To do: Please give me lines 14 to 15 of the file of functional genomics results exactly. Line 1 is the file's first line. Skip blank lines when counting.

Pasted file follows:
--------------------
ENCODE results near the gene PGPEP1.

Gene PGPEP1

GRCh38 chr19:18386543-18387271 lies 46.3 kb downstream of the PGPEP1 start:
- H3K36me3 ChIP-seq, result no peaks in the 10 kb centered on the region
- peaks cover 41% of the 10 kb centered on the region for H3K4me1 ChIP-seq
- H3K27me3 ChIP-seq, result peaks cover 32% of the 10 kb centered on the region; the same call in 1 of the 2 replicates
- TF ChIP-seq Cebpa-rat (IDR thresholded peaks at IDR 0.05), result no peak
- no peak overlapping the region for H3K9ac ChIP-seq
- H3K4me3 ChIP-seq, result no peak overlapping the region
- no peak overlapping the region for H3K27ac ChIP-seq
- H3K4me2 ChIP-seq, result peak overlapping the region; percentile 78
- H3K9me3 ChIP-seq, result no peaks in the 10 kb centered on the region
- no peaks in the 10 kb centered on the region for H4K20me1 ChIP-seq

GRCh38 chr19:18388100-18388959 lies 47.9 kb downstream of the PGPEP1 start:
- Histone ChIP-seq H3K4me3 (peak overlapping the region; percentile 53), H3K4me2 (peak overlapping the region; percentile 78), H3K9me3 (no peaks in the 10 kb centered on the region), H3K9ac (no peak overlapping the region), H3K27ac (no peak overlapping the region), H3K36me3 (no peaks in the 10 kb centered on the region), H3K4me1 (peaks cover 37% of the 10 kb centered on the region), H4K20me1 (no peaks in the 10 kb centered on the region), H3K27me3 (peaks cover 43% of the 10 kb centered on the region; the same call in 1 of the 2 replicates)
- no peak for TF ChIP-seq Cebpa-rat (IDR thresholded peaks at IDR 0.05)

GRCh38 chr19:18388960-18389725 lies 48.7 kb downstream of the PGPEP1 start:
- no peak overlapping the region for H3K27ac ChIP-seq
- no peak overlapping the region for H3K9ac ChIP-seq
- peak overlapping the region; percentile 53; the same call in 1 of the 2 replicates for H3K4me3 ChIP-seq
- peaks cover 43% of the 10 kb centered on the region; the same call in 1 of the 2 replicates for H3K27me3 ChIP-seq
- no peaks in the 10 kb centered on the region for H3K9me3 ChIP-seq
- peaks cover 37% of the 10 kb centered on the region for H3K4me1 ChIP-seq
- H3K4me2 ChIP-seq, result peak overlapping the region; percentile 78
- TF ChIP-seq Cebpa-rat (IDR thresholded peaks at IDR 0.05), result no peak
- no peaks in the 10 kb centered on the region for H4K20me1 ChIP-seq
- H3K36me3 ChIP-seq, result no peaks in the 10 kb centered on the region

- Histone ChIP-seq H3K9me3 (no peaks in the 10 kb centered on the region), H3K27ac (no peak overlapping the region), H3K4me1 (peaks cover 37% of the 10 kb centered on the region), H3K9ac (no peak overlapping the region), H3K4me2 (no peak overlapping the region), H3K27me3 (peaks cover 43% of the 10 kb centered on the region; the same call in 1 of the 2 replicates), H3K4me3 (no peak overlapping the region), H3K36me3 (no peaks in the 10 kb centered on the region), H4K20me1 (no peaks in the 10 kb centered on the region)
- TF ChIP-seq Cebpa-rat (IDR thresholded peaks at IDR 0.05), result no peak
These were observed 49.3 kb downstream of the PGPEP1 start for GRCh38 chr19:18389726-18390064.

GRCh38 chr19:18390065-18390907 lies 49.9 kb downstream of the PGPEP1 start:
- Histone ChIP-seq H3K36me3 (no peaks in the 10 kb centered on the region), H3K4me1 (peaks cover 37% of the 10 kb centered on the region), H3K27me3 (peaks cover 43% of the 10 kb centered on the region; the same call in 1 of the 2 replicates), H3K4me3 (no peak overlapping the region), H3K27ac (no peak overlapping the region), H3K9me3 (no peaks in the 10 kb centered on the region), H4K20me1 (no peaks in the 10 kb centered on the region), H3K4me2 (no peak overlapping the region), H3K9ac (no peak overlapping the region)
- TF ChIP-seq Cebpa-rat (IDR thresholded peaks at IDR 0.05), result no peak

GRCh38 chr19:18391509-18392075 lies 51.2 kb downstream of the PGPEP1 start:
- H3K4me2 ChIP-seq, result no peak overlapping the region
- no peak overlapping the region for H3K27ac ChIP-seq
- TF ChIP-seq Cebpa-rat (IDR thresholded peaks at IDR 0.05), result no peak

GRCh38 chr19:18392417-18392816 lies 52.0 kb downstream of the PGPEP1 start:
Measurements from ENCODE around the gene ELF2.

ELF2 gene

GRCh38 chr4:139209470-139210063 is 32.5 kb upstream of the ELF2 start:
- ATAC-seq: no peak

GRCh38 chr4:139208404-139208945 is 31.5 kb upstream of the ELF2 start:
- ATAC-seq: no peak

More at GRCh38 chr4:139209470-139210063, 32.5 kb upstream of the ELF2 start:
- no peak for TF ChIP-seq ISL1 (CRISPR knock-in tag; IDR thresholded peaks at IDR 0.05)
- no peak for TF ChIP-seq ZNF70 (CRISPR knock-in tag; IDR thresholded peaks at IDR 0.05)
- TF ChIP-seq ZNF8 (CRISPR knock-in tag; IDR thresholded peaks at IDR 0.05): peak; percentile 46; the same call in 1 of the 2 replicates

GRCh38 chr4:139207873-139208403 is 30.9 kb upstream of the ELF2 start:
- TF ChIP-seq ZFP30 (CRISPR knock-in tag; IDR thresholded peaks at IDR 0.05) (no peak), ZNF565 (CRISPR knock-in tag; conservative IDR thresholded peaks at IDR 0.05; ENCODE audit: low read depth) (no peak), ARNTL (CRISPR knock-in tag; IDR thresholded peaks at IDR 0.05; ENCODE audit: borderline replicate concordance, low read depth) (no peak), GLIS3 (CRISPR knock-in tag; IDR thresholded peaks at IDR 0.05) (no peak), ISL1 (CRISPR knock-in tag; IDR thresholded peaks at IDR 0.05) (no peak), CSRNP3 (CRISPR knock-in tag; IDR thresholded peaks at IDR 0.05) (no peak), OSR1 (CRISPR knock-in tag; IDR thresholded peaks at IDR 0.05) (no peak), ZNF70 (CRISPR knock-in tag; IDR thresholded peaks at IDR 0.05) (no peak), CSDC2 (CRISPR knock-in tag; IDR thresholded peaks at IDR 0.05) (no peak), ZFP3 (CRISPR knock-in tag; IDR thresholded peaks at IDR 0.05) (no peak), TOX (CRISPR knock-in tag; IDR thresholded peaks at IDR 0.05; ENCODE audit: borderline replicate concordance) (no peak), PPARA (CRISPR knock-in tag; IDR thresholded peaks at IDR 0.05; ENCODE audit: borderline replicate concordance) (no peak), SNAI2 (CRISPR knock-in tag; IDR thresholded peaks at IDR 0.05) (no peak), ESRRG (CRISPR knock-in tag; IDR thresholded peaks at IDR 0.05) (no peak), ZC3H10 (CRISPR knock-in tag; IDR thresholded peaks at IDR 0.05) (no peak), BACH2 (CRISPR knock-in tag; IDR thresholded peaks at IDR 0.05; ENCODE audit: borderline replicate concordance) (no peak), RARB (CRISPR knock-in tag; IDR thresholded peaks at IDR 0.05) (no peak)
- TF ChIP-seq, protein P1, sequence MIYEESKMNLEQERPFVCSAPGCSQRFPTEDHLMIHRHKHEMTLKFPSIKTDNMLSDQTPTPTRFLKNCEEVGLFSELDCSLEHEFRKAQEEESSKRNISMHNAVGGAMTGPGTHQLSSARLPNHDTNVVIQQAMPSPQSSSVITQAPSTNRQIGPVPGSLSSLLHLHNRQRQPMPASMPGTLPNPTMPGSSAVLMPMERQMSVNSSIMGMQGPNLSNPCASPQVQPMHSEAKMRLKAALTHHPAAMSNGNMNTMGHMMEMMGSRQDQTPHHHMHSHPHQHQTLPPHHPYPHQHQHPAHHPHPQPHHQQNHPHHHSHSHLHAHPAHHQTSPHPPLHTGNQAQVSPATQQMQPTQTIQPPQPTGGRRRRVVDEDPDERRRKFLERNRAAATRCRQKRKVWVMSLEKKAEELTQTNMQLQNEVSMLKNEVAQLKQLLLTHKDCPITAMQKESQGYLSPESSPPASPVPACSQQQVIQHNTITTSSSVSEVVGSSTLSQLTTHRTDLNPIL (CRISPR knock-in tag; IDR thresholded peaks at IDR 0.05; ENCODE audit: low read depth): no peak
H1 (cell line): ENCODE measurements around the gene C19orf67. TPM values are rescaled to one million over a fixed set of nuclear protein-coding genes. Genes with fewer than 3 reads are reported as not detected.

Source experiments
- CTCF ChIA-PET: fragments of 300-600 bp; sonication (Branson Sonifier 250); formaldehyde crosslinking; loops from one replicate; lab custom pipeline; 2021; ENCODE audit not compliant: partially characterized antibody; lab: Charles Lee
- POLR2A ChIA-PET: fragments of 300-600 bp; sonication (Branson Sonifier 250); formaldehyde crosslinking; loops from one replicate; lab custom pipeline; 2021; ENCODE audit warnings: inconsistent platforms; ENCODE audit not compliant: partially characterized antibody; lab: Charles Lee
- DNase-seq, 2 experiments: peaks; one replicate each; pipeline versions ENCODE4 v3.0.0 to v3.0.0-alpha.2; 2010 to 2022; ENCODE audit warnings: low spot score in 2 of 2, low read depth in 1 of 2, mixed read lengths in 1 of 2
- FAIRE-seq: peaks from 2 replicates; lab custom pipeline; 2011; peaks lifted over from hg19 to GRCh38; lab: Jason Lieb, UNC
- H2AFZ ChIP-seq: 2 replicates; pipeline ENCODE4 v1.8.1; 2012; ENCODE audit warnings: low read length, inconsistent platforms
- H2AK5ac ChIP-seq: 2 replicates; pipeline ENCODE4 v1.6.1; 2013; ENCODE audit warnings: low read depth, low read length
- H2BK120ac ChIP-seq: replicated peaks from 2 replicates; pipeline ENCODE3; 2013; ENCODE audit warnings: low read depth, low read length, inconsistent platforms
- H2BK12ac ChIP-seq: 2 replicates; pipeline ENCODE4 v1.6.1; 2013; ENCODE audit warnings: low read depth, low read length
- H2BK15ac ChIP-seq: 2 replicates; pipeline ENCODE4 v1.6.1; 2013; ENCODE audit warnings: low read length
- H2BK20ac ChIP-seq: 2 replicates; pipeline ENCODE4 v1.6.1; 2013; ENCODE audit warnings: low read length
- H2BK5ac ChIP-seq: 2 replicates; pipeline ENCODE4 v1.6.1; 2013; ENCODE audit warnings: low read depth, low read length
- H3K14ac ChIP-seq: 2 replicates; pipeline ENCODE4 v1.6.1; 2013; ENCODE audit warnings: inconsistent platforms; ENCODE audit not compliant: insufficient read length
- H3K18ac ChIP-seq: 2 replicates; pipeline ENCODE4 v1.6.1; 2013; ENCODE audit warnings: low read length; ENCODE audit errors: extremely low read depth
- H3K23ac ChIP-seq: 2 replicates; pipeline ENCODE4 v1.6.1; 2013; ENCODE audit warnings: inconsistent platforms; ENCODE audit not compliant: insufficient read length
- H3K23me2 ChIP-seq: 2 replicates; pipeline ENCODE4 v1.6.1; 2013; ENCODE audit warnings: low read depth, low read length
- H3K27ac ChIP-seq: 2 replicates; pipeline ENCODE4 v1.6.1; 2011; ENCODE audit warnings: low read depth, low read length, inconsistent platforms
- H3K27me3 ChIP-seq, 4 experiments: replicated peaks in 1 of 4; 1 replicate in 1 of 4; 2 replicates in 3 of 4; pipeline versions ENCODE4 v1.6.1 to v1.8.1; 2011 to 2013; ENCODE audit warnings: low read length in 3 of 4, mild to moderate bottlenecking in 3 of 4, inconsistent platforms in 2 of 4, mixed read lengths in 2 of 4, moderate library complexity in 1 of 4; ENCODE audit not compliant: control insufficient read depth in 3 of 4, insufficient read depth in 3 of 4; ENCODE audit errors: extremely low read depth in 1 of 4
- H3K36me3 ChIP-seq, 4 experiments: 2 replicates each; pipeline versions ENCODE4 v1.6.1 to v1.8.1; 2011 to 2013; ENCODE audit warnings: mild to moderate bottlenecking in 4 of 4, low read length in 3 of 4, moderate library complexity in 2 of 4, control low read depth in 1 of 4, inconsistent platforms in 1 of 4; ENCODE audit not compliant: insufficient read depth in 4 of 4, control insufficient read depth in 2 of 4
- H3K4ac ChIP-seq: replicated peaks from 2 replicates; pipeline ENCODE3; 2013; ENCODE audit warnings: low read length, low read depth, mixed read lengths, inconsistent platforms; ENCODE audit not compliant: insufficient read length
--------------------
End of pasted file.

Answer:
GRCh38 chr19:18388100-18388959 lies 47.9 kb downstream of the PGPEP1 start:
- Histone ChIP-seq H3K4me3 (peak overlapping the region; percentile 53), H3K4me2 (peak overlapping the region; percentile 78), H3K9me3 (no peaks in the 10 kb centered on the region), H3K9ac (no peak overlapping the region), H3K27ac (no peak overlapping the region), H3K36me3 (no peaks in the 10 kb centered on the region), H3K4me1 (peaks cover 37% of the 10 kb centered on the region), H4K20me1 (no peaks in the 10 kb centered on the region), H3K27me3 (peaks cover 43% of the 10 kb centered on the region; the same call in 1 of the 2 replicates)